Drexel dragonThe Math ForumDonate to the Math Forum



Search All of the Math Forum:

Views expressed in these public forums are not endorsed by Drexel University or The Math Forum.


Math Forum » Discussions » Courses » ap-calculus

Topic: [ap-calculus] e
Replies: 1   Last Post: Oct 23, 2012 5:44 PM

Advanced Search

Back to Topic List Back to Topic List Jump to Tree View Jump to Tree View  
Jon Stark

Posts: 914
Registered: 6/10/06
RE: [ap-calculus] e
Posted: Oct 23, 2012 5:44 PM
  Click to see the message monospaced in plain text Plain Text   Click to reply to this topic Reply

NOTE:
This ap-calculus EDG will be closing in the next few weeks. Please sign up for the new AP Calculus
Teacher Community Forum at https://apcommunity.collegeboard.org/getting-started
and post messages there.
------------------------------------------------------------------------------------------------
Your calculator simply doesn't keep enough digits.
Pick a big x value, such as 10 ^ 15. The exponent will be represented properly in the calculator something like 1.000000000000 E 15, keeping 12 (or perhaps 14, depending on model) significant digits in a form equivalent to scientific notation.
But the part of your expression in parentheses is (1 + 10 ^ (- 15)) which must be computed by addition.
To get that value, the calculator tries to add 1.00000000000 to .000000000000001 (represented internally as 1.00000000000 E 0 and 1.00000000000 E -15), which SHOULD be 1.000000000000001. Note that the final "1" is very, very far from the leading "1" in that sum. Since the calculator can't keep more than 12 digits, it truncates that down to 1.00000000000 and your expression is really evaluated as just (1) ^ (10^15) instead of the computation you meant to do, so the result will obviously and erroneously approach 1.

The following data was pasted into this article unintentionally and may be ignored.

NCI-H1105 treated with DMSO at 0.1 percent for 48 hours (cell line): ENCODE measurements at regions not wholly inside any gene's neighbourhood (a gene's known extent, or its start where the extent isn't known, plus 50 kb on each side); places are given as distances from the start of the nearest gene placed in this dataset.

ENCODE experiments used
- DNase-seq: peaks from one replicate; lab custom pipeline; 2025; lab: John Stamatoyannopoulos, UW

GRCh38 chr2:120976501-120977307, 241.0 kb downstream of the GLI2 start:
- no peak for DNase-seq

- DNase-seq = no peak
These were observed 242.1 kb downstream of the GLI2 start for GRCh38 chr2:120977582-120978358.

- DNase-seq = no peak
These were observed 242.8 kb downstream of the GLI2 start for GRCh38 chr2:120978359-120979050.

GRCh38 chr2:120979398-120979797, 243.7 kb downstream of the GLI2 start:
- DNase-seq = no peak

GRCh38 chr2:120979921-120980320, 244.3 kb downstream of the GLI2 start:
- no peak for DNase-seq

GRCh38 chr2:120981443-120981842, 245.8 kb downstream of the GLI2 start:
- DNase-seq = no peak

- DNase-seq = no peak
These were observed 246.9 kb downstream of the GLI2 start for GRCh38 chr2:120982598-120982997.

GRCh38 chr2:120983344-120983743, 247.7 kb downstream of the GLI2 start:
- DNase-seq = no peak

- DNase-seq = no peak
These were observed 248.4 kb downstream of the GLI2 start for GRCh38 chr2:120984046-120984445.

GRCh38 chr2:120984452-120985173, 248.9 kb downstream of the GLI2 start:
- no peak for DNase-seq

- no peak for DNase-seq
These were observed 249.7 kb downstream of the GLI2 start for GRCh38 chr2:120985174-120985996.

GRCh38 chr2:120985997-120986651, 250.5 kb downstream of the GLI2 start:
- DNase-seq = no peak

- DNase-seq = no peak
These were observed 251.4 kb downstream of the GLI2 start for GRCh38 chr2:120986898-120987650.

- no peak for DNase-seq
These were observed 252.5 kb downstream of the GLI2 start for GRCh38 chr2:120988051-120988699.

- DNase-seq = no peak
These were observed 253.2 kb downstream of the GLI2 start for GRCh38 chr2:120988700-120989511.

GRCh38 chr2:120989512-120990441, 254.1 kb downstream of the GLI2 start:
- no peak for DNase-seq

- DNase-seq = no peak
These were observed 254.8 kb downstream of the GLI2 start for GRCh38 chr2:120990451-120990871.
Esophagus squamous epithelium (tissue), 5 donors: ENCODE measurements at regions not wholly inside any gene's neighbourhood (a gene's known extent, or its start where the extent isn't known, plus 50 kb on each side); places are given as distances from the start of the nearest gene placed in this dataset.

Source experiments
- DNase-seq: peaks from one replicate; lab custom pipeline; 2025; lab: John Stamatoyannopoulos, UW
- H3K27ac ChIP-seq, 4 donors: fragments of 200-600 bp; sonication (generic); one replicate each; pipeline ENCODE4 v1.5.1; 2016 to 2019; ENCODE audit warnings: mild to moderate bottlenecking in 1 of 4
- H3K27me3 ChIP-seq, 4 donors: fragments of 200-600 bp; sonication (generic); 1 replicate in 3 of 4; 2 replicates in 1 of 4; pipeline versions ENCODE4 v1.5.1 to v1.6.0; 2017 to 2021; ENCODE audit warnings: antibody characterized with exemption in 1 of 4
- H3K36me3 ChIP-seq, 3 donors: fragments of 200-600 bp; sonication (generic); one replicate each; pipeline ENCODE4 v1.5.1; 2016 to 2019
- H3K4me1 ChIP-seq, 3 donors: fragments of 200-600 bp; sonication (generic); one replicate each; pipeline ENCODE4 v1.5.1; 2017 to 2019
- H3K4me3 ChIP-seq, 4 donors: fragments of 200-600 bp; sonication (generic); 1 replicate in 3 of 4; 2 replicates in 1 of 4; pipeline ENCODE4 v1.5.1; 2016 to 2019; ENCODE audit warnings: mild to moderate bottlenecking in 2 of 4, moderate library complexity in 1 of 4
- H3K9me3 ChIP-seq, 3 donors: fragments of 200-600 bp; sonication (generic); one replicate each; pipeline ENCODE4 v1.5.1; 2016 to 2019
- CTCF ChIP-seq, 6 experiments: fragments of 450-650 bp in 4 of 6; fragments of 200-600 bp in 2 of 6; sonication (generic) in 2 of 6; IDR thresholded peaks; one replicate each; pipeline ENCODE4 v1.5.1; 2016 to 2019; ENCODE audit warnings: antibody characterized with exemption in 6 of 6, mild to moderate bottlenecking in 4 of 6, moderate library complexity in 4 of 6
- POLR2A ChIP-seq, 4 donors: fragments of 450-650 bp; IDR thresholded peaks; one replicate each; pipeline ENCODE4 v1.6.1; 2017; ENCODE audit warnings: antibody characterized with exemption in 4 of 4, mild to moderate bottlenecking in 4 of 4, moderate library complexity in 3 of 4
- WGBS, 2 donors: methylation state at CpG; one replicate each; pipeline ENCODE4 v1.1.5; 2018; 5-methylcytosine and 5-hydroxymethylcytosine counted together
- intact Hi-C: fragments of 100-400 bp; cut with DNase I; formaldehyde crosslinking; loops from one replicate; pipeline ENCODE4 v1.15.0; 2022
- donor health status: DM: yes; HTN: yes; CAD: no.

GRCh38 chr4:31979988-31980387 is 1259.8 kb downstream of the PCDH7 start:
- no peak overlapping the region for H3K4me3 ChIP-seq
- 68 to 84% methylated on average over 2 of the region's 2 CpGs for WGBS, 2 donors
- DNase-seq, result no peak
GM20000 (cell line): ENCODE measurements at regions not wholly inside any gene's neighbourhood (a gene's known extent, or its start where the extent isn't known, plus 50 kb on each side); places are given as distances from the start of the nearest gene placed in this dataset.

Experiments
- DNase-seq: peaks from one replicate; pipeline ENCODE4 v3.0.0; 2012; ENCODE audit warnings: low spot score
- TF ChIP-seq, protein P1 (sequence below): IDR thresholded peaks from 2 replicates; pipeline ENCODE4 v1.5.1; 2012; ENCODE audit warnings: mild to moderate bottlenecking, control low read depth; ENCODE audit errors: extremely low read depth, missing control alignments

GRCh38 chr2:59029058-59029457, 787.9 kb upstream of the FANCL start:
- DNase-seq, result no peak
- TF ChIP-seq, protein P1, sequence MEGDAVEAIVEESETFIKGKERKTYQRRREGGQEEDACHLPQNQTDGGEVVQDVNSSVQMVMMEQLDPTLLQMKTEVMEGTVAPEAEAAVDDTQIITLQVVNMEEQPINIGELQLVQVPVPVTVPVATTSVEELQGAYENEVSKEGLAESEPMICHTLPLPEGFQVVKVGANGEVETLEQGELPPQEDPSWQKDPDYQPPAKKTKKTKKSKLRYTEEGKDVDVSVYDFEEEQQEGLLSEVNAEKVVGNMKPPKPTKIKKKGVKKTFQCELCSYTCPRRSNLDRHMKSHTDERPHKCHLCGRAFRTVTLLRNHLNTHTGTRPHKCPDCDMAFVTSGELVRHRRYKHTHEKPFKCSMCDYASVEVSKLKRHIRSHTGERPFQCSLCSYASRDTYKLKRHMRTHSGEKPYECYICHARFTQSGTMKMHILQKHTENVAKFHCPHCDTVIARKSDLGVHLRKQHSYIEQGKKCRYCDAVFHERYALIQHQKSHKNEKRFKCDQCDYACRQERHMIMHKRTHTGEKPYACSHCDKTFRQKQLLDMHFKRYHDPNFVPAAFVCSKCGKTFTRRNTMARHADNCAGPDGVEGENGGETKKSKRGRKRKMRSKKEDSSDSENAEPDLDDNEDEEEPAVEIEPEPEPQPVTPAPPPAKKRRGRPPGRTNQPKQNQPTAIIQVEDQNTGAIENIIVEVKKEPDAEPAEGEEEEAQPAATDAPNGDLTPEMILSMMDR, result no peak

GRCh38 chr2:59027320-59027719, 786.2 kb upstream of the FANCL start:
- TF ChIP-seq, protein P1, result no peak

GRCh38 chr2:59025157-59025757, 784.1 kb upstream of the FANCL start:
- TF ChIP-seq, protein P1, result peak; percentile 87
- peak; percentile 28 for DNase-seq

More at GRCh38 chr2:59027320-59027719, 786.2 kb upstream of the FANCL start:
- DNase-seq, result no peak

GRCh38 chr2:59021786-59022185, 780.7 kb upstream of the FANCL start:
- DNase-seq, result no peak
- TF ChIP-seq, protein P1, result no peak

If your calculator could keep an enormous number of digits, you could get answers approaching e with larger x values, but eventually you would reach a point at which the sum would truncate as above.

Erinslong asked:
So I had a pre calculus student ask me why the lim x->inf (1+1/x)^x is e. I can prove it, but I've never noticed until he showed me this that in the calculator, the graph of (1+1/x)^x actually goes to one when you plug EXTREMELY large numbers into the table values. Does anyone know how to explain this?

________________________________

This electronic mail transmission and any files transmitted with it may contain confidential information only for use by the intended recipients. Unless you are the addressee (or authorized to receive messages for the addressee), you may not use, copy, disclose, or distribute this message (or any information contained in or attached to it) to anyone. If you received this communication in error, please notify the sender by reply e-mail and then delete the communication from your electronic mail system.

---
To search the list archives for previous posts go to
http://lyris.collegeboard.com/read/?forum=ap-calculus



Point your RSS reader here for a feed of the latest messages in this topic.

[Privacy Policy] [Terms of Use]

© Drexel University 1994-2014. All Rights Reserved.
The Math Forum is a research and educational enterprise of the Drexel University School of Education.